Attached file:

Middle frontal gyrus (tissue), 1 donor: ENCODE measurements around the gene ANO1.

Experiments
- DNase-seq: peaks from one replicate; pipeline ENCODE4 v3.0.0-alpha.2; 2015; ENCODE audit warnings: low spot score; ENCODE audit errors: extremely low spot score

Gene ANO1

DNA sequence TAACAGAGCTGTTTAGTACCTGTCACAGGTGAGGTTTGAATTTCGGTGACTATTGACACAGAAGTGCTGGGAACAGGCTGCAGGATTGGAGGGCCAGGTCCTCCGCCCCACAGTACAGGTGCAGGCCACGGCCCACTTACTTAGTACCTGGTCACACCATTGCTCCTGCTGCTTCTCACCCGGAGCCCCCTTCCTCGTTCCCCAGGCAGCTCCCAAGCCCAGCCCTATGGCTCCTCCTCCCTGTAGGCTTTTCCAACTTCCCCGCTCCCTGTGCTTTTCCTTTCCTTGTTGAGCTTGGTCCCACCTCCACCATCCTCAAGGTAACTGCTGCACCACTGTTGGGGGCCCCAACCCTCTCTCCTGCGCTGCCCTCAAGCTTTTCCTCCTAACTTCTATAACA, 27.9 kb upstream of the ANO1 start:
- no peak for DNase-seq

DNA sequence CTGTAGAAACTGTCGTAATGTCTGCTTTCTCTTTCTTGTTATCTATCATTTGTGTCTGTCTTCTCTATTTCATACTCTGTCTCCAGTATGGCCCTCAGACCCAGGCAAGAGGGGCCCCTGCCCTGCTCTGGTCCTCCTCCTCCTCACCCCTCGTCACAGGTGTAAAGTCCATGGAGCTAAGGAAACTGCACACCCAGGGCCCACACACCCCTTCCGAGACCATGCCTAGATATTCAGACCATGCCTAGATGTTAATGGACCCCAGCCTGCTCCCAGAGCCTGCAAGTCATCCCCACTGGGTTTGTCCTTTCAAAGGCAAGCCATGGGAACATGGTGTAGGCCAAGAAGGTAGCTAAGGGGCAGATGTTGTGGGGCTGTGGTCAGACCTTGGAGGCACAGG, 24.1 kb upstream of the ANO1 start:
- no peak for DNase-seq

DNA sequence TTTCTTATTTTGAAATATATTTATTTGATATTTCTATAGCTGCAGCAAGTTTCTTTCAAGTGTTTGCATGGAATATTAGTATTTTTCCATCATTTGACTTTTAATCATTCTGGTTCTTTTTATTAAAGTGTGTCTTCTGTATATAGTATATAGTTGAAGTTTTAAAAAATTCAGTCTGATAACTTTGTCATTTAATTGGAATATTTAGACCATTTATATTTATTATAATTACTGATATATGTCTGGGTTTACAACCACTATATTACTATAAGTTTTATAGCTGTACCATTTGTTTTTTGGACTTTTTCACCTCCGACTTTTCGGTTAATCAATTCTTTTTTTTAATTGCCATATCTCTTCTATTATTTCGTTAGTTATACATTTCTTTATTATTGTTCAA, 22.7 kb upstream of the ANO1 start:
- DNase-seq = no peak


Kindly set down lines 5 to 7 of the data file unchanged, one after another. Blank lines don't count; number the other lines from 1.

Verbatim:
DNA sequence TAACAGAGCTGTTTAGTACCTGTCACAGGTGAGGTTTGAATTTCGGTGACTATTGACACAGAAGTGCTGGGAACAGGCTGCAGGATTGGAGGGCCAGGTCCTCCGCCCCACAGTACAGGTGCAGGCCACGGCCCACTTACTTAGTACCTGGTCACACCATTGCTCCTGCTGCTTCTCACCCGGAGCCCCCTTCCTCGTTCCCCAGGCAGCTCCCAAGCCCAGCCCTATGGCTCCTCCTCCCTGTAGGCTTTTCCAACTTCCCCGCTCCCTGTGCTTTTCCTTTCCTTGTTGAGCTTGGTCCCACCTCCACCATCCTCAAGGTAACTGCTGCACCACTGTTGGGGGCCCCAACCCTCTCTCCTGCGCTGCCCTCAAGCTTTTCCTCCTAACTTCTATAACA, 27.9 kb upstream of the ANO1 start:
- no peak for DNase-seq

DNA sequence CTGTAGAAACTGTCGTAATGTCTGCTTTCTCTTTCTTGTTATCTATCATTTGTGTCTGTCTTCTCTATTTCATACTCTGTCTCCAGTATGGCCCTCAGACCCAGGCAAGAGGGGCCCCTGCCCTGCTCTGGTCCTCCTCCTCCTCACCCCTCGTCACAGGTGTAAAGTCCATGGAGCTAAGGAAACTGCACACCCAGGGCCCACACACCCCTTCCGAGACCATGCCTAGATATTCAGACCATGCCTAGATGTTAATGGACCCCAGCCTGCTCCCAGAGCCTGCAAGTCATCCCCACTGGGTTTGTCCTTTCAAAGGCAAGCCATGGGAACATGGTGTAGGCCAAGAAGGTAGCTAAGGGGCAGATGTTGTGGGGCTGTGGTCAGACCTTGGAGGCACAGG, 24.1 kb upstream of the ANO1 start: